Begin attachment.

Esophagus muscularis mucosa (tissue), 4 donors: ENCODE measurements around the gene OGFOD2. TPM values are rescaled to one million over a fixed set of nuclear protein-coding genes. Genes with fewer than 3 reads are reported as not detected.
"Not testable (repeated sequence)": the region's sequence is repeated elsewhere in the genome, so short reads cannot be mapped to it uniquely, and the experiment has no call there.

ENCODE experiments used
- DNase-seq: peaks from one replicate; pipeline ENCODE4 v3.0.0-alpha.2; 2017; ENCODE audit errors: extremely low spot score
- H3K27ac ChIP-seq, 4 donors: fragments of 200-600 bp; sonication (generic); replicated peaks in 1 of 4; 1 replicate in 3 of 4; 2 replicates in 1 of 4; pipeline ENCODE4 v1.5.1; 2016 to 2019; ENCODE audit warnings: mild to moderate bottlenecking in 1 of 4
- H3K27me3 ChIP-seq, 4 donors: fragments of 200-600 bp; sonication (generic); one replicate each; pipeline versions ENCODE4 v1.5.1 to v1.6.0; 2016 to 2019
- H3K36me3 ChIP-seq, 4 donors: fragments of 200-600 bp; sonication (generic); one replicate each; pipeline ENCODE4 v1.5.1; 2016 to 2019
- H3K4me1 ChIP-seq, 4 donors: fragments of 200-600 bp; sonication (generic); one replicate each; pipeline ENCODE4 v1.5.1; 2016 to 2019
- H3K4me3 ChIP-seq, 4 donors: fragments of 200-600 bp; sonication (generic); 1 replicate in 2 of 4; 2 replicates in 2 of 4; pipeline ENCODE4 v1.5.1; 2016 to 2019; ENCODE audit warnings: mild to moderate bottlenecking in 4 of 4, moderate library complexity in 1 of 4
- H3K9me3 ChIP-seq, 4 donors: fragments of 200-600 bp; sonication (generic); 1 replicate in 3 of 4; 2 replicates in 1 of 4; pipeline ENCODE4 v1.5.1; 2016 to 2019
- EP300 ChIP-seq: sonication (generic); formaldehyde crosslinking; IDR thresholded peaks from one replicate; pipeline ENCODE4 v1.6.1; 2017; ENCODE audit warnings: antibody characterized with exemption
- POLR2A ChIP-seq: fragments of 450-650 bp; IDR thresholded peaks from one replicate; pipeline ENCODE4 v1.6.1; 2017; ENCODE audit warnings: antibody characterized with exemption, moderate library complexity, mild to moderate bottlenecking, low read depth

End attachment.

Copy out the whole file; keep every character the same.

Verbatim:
Esophagus muscularis mucosa (tissue), 4 donors: ENCODE measurements around the gene OGFOD2. TPM values are rescaled to one million over a fixed set of nuclear protein-coding genes. Genes with fewer than 3 reads are reported as not detected.
"Not testable (repeated sequence)": the region's sequence is repeated elsewhere in the genome, so short reads cannot be mapped to it uniquely, and the experiment has no call there.

ENCODE experiments used
- DNase-seq: peaks from one replicate; pipeline ENCODE4 v3.0.0-alpha.2; 2017; ENCODE audit errors: extremely low spot score
- H3K27ac ChIP-seq, 4 donors: fragments of 200-600 bp; sonication (generic); replicated peaks in 1 of 4; 1 replicate in 3 of 4; 2 replicates in 1 of 4; pipeline ENCODE4 v1.5.1; 2016 to 2019; ENCODE audit warnings: mild to moderate bottlenecking in 1 of 4
- H3K27me3 ChIP-seq, 4 donors: fragments of 200-600 bp; sonication (generic); one replicate each; pipeline versions ENCODE4 v1.5.1 to v1.6.0; 2016 to 2019
- H3K36me3 ChIP-seq, 4 donors: fragments of 200-600 bp; sonication (generic); one replicate each; pipeline ENCODE4 v1.5.1; 2016 to 2019
- H3K4me1 ChIP-seq, 4 donors: fragments of 200-600 bp; sonication (generic); one replicate each; pipeline ENCODE4 v1.5.1; 2016 to 2019
- H3K4me3 ChIP-seq, 4 donors: fragments of 200-600 bp; sonication (generic); 1 replicate in 2 of 4; 2 replicates in 2 of 4; pipeline ENCODE4 v1.5.1; 2016 to 2019; ENCODE audit warnings: mild to moderate bottlenecking in 4 of 4, moderate library complexity in 1 of 4
- H3K9me3 ChIP-seq, 4 donors: fragments of 200-600 bp; sonication (generic); 1 replicate in 3 of 4; 2 replicates in 1 of 4; pipeline ENCODE4 v1.5.1; 2016 to 2019
- EP300 ChIP-seq: sonication (generic); formaldehyde crosslinking; IDR thresholded peaks from one replicate; pipeline ENCODE4 v1.6.1; 2017; ENCODE audit warnings: antibody characterized with exemption
- POLR2A ChIP-seq: fragments of 450-650 bp; IDR thresholded peaks from one replicate; pipeline ENCODE4 v1.6.1; 2017; ENCODE audit warnings: antibody characterized with exemption, moderate library complexity, mild to moderate bottlenecking, low read depth